Both Ganus and Pakhnotskaya were excluded from a decision that was made by RUSADA’s founders, the Russian Olympic movement. Two Supervisory Board members (Isinbayeva and Hrychikov) who might be expected to vote against appealing WADA’s decision ‘abstained’ from voting. The Olympic movement appears very confident that RUSADA’s Executive Committee will approve a decision its own Directors were not allowed to participate in. From where does that confidence stem?
Pavel Kolobkov, Russia’s Minister for Sport, has already publicly criticised Ganus for talking to the press rather than cooperating with the Ministry of Sport. Ganus has never been openly critical of the Ministry of Sport, despite such comments. “How can I be controlled by the Russian State if I have been involved in many, many cases and it is easy to see and monitor my entire activity?” Ganus told The Sports Integrity Initiative at Play The Game in Colorado Springs.
The answer perhaps lies in Order N 533, which mandates regular meetings between the Russian authorities and RUSADA to discuss investigations. Although almost every anti-doping agency has similar information sharing agreements with State authorities, only Russian State authorities have been found to be involved in manipulations of the doping control process.
The timing of the Order is interesting. It was promulgated three years after RUSADA was suspended, shortly before it was fully reinstated in September 2018 following the withdrawal of UK Anti-Doping’s (UKAD) supervision of the doping control process in Russia.
But perhaps Ganus is wise not to be critical. The Biography of Russia’s Deputy Minister of Sport, Igor Sidorkevich (Игорь Сидоркевич), shows that he was an Agent of Russia’s Federal Security Service (FSB) – the successor to Russia’s KGB – from 2001 to 2006.
WADA found that the IT Manager of the Moscow Laboratory, Evgeniy Mochalov (Евгений Мочалов), was responsible for manipulation of the LIMS that remained inside the Moscow Laboratory. Its Intelligence and Investigations (I&I) Team found that Mochalov, the husband of current Moscow Laboratory Director Elena Mochalova (Елена Мочалова), carried out such manipulations from his employment in October 2016 through to January 2019.
It has been reported that Mochalov has gone missing. In 2016, former RUSADA Director Nikita Kamaev and Founding Chairman of RUSADA, Vyacheslav Sinev, died within two weeks of each other. The two had discussed collaborating with the International Network of Doping Research (INDR) on an exposé style book discussing doping. Is history about to repeat itself?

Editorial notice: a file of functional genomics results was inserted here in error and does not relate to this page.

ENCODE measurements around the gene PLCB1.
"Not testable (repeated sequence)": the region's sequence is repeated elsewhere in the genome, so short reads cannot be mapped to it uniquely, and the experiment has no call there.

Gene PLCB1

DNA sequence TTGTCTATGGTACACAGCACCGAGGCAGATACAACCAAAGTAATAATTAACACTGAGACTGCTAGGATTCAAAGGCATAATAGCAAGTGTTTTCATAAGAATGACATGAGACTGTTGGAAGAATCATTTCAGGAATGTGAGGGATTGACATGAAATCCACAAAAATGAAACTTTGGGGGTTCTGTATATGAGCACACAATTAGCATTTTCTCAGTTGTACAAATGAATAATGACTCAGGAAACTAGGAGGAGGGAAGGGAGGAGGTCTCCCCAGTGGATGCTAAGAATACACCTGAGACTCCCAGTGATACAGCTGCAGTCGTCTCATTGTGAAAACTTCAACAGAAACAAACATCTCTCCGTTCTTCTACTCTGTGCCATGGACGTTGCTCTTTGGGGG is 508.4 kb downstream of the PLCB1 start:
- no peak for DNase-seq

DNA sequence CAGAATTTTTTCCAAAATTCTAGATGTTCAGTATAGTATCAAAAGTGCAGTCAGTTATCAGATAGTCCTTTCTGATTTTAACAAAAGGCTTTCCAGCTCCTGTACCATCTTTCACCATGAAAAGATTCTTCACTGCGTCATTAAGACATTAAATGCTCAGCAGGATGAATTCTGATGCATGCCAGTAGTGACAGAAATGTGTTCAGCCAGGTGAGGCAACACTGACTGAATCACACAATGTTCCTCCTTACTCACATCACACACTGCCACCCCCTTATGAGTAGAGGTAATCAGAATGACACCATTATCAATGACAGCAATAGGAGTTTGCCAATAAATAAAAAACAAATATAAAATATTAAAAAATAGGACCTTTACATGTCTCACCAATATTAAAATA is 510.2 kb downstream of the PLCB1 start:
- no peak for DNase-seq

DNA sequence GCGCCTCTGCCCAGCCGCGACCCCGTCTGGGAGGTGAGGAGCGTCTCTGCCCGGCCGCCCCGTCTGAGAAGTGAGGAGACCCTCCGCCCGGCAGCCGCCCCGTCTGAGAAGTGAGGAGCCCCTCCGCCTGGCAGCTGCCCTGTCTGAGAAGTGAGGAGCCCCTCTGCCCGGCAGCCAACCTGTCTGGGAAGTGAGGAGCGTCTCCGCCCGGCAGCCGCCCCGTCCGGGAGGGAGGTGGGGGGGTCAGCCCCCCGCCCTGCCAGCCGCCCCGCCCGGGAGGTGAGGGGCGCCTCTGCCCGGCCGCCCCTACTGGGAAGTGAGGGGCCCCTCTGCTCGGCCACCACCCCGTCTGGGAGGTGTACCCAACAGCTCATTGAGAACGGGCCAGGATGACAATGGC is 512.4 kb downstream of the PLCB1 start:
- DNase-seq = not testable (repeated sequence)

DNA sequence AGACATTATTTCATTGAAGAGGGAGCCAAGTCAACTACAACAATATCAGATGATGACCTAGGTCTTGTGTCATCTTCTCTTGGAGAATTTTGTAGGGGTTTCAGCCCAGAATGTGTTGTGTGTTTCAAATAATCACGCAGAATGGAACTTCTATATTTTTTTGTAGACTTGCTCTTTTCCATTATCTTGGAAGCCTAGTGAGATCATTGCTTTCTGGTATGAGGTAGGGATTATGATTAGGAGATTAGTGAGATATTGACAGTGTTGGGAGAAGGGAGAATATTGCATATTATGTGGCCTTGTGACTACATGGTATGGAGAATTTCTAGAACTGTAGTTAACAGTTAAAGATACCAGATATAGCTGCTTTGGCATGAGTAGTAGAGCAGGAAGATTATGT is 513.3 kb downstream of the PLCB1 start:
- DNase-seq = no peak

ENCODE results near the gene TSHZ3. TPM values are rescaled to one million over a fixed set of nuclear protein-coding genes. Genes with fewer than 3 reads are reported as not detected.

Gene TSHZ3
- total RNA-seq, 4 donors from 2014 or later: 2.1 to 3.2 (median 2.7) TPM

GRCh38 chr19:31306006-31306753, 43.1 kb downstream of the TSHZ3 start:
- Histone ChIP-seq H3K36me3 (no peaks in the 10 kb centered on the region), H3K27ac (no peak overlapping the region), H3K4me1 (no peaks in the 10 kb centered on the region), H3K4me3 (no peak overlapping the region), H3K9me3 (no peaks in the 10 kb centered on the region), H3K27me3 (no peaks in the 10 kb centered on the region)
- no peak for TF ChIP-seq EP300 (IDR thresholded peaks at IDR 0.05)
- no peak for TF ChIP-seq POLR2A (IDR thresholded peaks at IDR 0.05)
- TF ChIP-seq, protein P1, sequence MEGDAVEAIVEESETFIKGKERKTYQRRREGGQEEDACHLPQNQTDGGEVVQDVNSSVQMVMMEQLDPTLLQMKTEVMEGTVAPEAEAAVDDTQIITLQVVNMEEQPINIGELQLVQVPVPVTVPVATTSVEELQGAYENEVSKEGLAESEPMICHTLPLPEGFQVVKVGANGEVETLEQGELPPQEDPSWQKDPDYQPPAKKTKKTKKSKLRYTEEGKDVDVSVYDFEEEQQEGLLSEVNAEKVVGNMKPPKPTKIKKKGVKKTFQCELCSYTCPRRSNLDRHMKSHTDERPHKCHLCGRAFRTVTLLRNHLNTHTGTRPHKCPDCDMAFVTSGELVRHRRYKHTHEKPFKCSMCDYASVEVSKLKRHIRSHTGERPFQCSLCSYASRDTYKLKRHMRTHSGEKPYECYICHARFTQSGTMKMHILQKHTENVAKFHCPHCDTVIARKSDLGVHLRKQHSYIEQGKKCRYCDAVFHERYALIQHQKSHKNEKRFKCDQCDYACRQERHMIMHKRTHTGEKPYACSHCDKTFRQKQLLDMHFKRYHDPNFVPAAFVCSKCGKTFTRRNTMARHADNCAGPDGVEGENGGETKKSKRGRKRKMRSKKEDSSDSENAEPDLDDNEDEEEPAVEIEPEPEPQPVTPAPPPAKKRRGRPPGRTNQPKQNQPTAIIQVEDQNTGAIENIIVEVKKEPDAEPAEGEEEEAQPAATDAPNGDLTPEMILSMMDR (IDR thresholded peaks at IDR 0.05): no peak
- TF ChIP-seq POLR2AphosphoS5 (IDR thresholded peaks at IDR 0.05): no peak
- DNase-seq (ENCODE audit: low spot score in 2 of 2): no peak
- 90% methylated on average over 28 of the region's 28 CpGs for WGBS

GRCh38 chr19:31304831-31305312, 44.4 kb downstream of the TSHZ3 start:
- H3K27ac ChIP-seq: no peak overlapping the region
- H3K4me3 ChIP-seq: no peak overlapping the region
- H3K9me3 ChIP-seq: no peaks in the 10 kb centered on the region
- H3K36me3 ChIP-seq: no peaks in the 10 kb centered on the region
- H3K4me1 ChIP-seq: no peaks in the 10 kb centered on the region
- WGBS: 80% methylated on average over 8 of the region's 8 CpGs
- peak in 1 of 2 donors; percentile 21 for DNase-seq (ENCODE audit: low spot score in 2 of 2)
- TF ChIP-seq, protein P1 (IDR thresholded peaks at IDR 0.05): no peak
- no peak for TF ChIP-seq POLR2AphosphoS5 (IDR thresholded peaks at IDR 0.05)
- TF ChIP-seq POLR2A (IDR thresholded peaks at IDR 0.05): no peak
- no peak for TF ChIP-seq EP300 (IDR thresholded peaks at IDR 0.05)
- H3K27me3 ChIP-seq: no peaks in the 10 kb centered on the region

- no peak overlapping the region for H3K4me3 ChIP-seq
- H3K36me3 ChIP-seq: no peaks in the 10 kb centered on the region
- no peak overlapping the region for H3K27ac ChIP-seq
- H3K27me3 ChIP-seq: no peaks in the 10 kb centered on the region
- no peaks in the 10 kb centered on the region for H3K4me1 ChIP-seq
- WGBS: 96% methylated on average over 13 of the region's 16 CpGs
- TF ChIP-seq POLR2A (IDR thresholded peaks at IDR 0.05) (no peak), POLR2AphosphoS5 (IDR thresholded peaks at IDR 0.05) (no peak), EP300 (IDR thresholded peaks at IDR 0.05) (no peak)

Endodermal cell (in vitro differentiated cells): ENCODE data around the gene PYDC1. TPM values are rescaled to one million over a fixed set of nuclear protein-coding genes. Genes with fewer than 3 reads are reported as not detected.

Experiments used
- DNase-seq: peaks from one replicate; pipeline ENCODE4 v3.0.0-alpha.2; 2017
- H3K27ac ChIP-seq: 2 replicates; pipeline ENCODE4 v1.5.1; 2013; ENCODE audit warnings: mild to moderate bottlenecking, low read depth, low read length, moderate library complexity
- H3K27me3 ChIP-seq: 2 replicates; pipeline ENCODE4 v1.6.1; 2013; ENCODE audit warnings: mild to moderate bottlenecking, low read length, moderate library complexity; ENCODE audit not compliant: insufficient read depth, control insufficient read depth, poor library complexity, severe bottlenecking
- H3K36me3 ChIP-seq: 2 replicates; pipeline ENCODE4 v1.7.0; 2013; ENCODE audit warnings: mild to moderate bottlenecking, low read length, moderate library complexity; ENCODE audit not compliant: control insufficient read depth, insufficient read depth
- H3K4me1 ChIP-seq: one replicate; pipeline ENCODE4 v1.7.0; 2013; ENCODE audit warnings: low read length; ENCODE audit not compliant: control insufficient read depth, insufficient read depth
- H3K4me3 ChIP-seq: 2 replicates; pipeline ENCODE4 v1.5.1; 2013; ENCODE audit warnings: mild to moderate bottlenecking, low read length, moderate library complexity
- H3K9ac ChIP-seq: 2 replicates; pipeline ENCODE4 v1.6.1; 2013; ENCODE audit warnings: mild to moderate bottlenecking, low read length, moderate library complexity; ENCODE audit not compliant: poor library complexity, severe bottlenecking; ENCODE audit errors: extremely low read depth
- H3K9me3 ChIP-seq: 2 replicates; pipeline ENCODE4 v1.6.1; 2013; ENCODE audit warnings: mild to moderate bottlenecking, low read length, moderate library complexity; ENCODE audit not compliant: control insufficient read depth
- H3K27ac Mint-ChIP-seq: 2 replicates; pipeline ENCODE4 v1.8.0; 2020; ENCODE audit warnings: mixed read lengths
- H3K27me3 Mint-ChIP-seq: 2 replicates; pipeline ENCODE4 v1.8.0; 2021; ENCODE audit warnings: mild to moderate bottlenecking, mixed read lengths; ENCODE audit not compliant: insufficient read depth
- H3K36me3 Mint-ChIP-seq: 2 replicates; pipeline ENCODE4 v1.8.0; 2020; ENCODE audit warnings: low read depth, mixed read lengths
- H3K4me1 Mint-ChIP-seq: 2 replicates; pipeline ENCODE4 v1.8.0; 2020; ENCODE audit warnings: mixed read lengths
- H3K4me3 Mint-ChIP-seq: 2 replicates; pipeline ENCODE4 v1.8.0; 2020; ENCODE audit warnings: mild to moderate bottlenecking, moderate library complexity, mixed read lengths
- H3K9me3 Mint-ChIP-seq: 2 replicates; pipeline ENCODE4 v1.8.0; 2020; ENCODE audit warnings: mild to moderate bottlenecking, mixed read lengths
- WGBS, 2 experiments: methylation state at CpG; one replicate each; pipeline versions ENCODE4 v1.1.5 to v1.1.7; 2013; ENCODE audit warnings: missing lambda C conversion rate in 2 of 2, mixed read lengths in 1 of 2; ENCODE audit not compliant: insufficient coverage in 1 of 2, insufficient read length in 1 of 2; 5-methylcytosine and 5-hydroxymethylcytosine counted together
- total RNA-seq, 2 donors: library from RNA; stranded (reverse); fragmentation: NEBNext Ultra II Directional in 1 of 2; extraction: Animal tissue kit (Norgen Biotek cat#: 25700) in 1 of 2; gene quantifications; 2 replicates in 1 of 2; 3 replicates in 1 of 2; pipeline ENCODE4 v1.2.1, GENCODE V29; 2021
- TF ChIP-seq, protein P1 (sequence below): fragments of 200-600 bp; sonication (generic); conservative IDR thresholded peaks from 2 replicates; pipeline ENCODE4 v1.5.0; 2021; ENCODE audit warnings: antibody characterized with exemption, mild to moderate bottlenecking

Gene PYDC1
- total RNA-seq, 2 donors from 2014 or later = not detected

Putin labelled WADA’s decision to hold Russia to account for manipulating the Moscow Laboratory data as a political decision. There is truth in that statement, but not in the way that Putin intended. WADA’s Compliance Review Committee (CRC) concluded that RUSADA’s work is ‘effective in contributing to the fight against doping in Russian sport’, and recommended that it be allowed to continue operations during its four year period of non-compliance.
It is politically convenient for WADA and for the Russian authorities to paint RUSADA as an independent anti-doping authority, as this allows it to continue anti-doping work in one of the world’s biggest counties. But the above shows the reality – it is the Russian Olympic Movement and Ministry of Sport that are pulling RUSADA’s strings.
As such, Christmas Eve will be RUSADA’s litmus test. An ideal situation for both Russia and WADA would be for RUSADA’s Executive Committee to approve the Supervisory Board’s recommendation, under protest from Ganus and Pakhnotskaya. This would allow RUSADA to continue anti-doping testing under the control of the Russian authorities, whilst WADA can claim that Ganus and Pakhnotskaya’s opposition underlines RUSADA’s independence from those same authorities.
This is where Pozdnyakov’s confidence stems from. Any other outcome doesn’t suit WADA or Russia, and the lack of a testing agency in Russia would make participation of is athletes at the Tokyo 2020 Olympics problematic. As such, any other outcome would indeed be unexpected.